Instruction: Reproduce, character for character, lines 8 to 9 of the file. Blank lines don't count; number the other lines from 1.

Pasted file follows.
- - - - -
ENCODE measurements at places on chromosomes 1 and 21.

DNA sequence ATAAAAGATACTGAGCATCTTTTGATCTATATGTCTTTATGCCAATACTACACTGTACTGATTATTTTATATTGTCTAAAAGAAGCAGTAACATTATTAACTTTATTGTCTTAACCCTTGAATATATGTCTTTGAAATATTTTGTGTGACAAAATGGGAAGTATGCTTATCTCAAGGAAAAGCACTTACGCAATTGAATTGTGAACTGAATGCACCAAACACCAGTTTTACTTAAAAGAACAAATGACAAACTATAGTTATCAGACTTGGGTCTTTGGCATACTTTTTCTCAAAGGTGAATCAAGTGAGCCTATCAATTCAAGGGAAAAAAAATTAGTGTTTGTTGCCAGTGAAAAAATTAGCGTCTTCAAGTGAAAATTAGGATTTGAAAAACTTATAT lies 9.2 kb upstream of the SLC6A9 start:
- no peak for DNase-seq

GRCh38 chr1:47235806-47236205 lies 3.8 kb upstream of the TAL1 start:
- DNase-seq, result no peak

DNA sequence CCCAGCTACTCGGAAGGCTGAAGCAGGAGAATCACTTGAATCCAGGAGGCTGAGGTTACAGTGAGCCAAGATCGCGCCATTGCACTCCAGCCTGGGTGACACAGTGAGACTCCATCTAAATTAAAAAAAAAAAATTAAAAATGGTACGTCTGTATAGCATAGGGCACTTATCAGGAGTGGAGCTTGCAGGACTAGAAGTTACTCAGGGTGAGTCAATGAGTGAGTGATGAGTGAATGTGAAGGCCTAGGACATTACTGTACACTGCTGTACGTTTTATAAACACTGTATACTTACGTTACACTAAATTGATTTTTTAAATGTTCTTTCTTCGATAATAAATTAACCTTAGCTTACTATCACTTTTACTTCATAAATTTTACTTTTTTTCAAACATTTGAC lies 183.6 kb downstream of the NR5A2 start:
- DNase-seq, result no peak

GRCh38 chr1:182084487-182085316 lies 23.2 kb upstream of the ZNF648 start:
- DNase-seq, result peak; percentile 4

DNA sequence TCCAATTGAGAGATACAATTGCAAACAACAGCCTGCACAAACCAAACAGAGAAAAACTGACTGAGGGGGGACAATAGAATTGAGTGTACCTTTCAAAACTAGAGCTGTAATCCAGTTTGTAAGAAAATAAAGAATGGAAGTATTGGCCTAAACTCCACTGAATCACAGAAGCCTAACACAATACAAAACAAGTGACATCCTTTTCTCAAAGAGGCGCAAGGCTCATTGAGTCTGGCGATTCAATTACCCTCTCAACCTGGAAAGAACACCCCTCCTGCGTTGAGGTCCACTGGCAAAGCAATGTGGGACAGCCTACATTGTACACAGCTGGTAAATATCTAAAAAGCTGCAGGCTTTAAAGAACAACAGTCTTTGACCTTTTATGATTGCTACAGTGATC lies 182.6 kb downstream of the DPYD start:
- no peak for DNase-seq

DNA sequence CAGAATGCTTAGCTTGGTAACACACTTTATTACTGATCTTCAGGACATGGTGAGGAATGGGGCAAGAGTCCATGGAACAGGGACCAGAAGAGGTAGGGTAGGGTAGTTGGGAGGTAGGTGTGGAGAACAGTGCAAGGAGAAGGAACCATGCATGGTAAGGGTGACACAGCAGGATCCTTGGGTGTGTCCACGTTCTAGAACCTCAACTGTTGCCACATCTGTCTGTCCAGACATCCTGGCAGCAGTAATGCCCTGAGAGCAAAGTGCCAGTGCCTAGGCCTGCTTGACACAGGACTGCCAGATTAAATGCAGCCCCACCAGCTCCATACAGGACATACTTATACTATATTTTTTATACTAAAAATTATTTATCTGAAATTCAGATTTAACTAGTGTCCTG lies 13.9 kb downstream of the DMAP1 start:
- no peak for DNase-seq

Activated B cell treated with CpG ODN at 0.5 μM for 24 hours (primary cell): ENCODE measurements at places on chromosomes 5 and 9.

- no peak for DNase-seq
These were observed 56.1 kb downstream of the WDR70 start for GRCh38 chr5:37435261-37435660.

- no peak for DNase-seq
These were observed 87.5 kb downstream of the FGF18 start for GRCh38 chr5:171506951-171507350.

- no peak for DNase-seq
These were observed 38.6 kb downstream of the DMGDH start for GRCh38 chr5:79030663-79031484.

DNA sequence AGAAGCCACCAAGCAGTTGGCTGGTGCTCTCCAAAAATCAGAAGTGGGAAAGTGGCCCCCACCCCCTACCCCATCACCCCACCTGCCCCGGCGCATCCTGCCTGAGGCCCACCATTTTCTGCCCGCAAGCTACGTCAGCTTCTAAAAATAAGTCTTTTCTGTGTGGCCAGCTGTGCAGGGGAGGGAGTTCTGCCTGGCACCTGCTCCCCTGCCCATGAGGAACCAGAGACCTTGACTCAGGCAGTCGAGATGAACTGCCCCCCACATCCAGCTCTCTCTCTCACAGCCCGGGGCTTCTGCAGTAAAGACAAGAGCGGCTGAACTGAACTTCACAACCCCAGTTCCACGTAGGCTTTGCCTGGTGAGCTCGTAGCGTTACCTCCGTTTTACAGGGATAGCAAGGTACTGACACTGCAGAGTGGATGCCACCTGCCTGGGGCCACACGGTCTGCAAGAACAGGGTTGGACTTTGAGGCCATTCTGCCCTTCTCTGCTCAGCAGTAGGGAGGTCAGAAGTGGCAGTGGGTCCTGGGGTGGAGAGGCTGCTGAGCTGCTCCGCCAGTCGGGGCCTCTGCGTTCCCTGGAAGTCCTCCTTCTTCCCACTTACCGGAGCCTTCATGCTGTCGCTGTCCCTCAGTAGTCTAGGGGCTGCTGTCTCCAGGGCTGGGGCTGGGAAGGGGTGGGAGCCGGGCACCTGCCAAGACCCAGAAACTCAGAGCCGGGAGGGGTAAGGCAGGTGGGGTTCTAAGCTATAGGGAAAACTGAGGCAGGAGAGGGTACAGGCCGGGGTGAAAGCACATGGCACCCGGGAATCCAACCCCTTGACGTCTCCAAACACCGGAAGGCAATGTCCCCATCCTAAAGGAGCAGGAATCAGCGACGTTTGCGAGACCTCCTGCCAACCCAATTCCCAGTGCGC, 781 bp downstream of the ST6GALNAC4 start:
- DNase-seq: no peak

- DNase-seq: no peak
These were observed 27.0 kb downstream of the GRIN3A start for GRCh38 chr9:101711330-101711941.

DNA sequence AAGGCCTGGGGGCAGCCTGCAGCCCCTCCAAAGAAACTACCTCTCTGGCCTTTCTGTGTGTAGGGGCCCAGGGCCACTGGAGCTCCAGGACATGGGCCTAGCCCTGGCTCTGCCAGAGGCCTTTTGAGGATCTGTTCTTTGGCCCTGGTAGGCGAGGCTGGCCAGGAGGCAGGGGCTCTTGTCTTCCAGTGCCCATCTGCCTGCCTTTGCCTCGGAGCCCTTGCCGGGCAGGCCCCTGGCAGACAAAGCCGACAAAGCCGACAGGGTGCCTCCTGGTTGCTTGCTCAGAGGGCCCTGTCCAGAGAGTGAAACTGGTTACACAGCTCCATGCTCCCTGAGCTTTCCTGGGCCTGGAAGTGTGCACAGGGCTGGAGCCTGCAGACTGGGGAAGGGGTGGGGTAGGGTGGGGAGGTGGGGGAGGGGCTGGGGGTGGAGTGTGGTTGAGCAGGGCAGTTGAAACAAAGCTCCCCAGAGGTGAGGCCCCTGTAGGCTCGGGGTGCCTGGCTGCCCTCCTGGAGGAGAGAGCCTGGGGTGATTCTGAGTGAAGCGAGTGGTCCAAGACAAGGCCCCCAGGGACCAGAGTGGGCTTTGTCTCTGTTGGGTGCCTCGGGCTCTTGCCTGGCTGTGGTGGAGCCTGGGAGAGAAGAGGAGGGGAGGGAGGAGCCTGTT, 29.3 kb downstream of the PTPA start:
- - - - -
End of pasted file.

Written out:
GRCh38 chr1:182084487-182085316 lies 23.2 kb upstream of the ZNF648 start:
- DNase-seq, result peak; percentile 4